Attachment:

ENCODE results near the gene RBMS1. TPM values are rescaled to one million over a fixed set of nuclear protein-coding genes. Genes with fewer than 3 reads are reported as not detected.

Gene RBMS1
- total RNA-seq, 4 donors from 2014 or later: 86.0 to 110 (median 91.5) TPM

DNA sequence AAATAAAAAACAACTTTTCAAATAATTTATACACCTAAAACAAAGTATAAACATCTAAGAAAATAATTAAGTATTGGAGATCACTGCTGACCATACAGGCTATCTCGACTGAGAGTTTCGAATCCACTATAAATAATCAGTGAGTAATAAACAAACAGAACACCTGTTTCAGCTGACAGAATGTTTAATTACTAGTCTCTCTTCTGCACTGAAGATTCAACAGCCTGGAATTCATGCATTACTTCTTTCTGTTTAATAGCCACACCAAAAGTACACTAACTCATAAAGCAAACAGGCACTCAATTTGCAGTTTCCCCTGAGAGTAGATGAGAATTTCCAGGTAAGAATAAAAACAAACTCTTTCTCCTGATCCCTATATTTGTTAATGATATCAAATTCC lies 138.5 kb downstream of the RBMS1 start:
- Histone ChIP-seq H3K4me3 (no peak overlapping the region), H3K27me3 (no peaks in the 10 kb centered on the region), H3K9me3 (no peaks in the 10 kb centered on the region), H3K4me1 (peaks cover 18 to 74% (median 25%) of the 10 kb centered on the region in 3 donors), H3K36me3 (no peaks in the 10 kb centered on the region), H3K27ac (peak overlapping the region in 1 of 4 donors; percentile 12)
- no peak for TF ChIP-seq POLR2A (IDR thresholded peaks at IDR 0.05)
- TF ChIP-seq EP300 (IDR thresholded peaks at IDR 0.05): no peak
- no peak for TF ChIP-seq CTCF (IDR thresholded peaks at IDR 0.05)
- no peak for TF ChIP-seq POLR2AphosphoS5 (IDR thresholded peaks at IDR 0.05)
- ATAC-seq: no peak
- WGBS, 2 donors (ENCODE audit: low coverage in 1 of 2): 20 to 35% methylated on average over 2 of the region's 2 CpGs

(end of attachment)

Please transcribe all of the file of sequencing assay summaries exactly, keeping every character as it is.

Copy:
ENCODE results near the gene RBMS1. TPM values are rescaled to one million over a fixed set of nuclear protein-coding genes. Genes with fewer than 3 reads are reported as not detected.

Gene RBMS1
- total RNA-seq, 4 donors from 2014 or later: 86.0 to 110 (median 91.5) TPM

DNA sequence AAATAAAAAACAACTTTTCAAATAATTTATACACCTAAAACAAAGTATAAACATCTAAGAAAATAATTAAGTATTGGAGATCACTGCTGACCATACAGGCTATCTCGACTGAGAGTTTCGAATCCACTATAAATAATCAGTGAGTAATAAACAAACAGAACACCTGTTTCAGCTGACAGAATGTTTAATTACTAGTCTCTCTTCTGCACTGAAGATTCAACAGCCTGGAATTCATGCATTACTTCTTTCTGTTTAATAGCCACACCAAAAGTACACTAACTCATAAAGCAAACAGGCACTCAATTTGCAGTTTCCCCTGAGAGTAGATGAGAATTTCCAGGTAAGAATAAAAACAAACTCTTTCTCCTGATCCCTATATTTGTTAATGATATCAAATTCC lies 138.5 kb downstream of the RBMS1 start:
- Histone ChIP-seq H3K4me3 (no peak overlapping the region), H3K27me3 (no peaks in the 10 kb centered on the region), H3K9me3 (no peaks in the 10 kb centered on the region), H3K4me1 (peaks cover 18 to 74% (median 25%) of the 10 kb centered on the region in 3 donors), H3K36me3 (no peaks in the 10 kb centered on the region), H3K27ac (peak overlapping the region in 1 of 4 donors; percentile 12)
- no peak for TF ChIP-seq POLR2A (IDR thresholded peaks at IDR 0.05)
- TF ChIP-seq EP300 (IDR thresholded peaks at IDR 0.05): no peak
- no peak for TF ChIP-seq CTCF (IDR thresholded peaks at IDR 0.05)
- no peak for TF ChIP-seq POLR2AphosphoS5 (IDR thresholded peaks at IDR 0.05)
- ATAC-seq: no peak
- WGBS, 2 donors (ENCODE audit: low coverage in 1 of 2): 20 to 35% methylated on average over 2 of the region's 2 CpGs